State Rep. Alvin Holmes, the longest serving member of the Alabama House of Representatives, on Tuesday lost his bid for another term.
Holmes lost the Democratic primary runoff for his House seat in Montgomery to political newcomer Kirk Hatcher. Unofficial returns show that Hatcher captured 57 percent of the vote.
Holmes, one of the first African Americans elected to the Alabama Legislature, was for decades a fixture at the Statehouse. His political career included battles over issues ranging from removing Jim Crow language from the state Constitution to taking the Confederate flag off of the Alabama Capitol. With his trademark outspokenness, he had panache for humorous, and sometimes controversial, moments.
“I’ve been there a long time, Holmes said Wednesday. “The people were ready for a change,” Holmes said.
Holmes was first elected to the House of Representatives in 1974, just four years after African Americans, who hadn’t served since Reconstruction, returned to the Legislature.
“I came to the Statehouse out of the civil rights movement. I said I wanted to go up there and make a change,” Holmes said.
Holmes said the accomplishments he is most proud of include establishing Martin Luther King Day as a state holiday and pushing for the hiring of African Americans into professional positions at the Alabama Legislature. “When I was first came to the Capitol, the only blacks were janitors and maids,” Holmes said.
He was among lawmakers who fought to take the Confederate battle flag off the Alabama Capitol’s dome where it had flown as symbol of southern defiance to integration. He sponsored a constitutional amendment to remove an interracial marriage ban from the Alabama Constitution and unsuccessfully fought for years to get sexual orientation included in the state hate crime statute.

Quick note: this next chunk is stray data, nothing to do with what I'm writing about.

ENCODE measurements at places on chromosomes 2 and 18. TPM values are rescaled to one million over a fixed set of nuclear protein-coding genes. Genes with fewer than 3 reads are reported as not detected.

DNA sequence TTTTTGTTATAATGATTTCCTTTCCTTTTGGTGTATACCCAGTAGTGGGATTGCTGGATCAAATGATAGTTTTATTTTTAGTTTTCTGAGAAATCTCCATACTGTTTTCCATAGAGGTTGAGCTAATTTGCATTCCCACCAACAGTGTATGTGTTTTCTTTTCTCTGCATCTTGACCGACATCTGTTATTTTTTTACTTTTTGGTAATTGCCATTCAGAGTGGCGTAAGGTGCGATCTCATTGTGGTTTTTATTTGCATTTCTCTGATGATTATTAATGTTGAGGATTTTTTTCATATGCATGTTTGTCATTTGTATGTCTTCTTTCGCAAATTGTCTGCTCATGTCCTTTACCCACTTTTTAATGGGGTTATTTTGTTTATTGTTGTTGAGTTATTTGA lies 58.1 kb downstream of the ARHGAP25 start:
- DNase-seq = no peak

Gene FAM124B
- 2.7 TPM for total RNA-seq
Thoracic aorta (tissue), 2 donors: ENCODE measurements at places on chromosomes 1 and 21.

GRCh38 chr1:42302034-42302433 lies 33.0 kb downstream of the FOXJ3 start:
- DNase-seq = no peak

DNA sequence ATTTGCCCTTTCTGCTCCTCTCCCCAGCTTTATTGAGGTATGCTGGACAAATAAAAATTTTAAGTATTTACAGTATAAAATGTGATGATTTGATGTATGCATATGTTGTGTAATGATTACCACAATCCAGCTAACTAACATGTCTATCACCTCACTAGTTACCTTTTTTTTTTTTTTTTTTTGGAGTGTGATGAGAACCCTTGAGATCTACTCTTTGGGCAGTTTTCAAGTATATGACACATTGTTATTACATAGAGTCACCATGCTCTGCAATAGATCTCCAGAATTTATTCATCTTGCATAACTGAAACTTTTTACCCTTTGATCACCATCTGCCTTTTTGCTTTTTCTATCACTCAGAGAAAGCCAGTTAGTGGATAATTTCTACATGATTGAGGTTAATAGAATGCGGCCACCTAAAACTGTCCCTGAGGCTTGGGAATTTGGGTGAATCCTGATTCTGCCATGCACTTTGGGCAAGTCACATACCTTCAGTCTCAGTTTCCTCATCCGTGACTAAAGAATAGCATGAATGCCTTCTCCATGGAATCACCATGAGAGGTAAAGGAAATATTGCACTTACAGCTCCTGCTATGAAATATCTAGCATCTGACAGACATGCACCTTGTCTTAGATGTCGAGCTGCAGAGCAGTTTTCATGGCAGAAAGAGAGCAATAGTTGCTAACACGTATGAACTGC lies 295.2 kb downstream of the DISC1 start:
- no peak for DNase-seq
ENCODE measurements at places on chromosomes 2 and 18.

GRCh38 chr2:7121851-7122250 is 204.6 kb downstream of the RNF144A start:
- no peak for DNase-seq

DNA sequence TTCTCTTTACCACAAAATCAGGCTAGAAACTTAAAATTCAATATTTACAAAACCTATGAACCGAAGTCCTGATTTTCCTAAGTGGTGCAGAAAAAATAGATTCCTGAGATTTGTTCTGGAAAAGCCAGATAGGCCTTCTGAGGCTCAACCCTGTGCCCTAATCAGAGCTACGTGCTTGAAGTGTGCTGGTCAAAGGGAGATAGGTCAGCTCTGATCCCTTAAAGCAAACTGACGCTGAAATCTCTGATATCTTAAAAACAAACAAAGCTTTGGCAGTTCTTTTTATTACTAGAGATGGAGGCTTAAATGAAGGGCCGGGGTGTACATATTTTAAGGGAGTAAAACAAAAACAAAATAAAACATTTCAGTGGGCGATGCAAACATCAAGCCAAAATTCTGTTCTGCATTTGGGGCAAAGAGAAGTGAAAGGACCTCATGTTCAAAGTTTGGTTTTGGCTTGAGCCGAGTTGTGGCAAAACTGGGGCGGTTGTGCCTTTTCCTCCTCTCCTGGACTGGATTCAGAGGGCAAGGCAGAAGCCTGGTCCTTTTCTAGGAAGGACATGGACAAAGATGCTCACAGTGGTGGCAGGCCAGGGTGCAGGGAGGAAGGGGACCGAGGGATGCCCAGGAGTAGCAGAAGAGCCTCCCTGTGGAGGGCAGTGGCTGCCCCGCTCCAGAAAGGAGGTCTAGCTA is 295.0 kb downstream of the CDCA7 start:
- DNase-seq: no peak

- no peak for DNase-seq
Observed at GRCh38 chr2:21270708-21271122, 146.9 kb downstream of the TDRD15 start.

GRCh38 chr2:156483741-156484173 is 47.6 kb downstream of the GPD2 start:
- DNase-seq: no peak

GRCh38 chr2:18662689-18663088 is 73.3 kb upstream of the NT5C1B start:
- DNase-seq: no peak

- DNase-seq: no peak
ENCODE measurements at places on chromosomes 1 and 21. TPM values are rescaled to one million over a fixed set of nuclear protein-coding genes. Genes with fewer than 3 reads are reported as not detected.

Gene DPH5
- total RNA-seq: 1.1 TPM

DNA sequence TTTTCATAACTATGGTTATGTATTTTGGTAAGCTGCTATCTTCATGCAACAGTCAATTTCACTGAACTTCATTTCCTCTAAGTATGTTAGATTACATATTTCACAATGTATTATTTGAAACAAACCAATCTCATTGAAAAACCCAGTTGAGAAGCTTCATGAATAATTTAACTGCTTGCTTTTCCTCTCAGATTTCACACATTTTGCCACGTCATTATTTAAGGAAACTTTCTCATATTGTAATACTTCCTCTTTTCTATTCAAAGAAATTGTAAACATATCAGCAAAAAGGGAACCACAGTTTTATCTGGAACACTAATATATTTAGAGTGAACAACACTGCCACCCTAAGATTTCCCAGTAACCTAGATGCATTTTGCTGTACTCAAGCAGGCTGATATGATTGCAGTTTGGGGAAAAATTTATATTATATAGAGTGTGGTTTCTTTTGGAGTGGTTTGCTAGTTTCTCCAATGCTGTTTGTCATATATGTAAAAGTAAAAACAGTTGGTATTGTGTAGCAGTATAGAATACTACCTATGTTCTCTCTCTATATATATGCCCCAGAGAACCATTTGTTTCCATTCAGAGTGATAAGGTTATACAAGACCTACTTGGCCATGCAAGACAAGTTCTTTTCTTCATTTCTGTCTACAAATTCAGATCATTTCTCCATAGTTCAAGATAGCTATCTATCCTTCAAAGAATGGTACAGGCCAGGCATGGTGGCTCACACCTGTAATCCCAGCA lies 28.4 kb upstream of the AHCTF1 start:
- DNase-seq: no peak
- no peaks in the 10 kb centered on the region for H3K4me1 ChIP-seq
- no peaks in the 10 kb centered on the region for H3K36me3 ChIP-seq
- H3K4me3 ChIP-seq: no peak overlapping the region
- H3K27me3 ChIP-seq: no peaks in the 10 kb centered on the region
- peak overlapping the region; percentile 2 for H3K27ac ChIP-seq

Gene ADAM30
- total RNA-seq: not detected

The short, mustached Holmes had a flair for humor and bluntness at the House microphone, a skill he said he knowingly deployed at times to draw attention to issues.
During a floor debate, Holmes pulled out a wad of cash and said he would give $700 to anyone who shows him Bible verses specifying that marriage is between only a man and a woman. The challenge prompted a flood of calls into the statehouse switchboard.
“What’s wrong with the beer we got? I mean the beer we got drinks pretty good don’t it.” he asked during a debate on a bill, pushed by beer enthusiasts, to allow the sale of higher alcohol content brews.
He’s also come under fire for some of his comments.
In a 2014 debate he said 99 percent of white lawmakers would want their daughters to have an abortion if pregnant by a black man. “You ain’t gonna have no little black baby.” Holmes later added that he meant older Alabamians that he believed had lingering opposition to interracial marriage.
“He is going to leave a void in the House. Losing him is like losing institution,” Rep. John Rogers of Birmingham said.